• Codon bias and heterologous protein expression
    • This article describes the function of codons in an organism, in which organisms use particular codons to encode polypeptide sequences, which affect the expression of gene vectors. Different organisms prefer different codons because different organisms have slightly different ribosomes, in which ribosomes are responsible for “translating” DNA to proteins in all biological organisms through the catalysis of individual amino acids into the polypeptide sequence. The main issue with inserting foreign DNA into a chassis based on another biological organism is that of rare codons. Sometimes there are gene sequences in plants or otherwise that have codons that are not present in e. coli or whichever chassis we use. As a result, even if we are successful in building and transforming our vector into e. coli, the plasmid may not work due to a rare codon that makes completing the polypeptide sequence impossible to form. As a result, gene sequences are always optimized to remove rare codons that could damage the chances for expression in the chassis. The VGEM 2008 team used _Gene Designer_ software from DNA 2.0 to do the optimizing of our bioplastic sequences.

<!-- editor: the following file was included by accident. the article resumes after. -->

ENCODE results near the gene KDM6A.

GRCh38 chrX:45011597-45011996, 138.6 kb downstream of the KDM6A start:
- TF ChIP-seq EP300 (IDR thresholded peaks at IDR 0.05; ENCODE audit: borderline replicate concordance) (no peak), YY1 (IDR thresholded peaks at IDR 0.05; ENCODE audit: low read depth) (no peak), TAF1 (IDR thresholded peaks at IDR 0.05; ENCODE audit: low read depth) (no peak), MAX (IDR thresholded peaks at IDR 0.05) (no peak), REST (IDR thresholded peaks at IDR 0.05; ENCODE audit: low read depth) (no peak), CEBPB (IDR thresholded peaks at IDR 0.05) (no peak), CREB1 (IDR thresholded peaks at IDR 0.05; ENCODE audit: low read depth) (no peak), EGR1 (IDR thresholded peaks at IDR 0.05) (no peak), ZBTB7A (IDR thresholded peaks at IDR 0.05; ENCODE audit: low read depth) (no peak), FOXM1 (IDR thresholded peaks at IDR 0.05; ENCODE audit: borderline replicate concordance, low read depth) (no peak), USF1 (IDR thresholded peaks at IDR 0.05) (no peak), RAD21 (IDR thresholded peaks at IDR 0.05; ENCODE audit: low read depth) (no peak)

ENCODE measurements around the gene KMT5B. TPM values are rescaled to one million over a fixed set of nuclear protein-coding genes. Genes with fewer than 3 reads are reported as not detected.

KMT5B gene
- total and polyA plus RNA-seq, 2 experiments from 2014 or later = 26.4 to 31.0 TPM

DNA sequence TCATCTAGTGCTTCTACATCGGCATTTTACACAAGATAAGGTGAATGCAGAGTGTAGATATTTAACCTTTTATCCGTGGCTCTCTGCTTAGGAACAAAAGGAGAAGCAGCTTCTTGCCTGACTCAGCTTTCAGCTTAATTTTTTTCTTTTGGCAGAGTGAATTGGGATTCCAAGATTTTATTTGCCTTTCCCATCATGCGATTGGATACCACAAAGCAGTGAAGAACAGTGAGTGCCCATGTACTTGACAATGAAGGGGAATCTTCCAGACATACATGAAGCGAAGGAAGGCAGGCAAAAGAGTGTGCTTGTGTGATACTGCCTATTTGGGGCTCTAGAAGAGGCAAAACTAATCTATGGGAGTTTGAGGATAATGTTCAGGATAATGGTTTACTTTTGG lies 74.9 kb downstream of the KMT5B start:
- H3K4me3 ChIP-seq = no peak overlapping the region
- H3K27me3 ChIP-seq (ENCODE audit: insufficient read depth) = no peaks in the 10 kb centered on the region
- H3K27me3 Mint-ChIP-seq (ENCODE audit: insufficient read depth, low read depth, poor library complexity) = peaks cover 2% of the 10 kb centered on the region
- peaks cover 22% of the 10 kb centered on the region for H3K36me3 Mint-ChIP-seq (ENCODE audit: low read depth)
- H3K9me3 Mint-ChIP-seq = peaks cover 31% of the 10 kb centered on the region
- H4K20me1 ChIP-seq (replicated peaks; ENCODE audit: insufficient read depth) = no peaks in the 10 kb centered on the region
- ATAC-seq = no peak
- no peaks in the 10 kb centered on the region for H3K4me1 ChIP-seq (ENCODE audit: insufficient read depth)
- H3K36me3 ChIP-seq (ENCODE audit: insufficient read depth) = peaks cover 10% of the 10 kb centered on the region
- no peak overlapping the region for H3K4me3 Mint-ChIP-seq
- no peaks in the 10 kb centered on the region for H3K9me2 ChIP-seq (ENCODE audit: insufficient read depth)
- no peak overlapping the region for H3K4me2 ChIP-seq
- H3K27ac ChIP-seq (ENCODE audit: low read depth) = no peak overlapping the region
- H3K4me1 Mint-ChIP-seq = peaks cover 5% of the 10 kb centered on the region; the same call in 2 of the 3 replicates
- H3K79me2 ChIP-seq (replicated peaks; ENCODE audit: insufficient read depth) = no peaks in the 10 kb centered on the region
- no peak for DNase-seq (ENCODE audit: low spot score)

• Patrick Gildea 05:16, 23 February 2009 (EST):


Joe's Response

  • Another side of genomics: Synthetic biology as a means for the exploitation of whole-genome sequence information
    • The creation of synthetic genes is based on the fact that target DNA is produced by programmed chemical synthesis of short oligonucleotides
    • for synthetic synthesizing of DNA: The complete sequence can be synthesized, and the backbone ligated or using a DNA polymerase enzyme to fill in part of the gaps in the sequence.
    • A huge hindrance is the source of oligonucleotides, but there are several promising sources.
    • microarray-based DNA synthesis is cost effective and may revolutionize the field of synthetic biology.
    • Using array-derived oligonucleotides with PCR. This provides a source of coding oligonucleotides which will also reduce development costs.
    • Optimization and fine tuning is still required
    • Longer sequences will be synthesized and utilized in innovative applications.
    • array-derived oligonucleotides will be optimized and become a standard tool of researchers.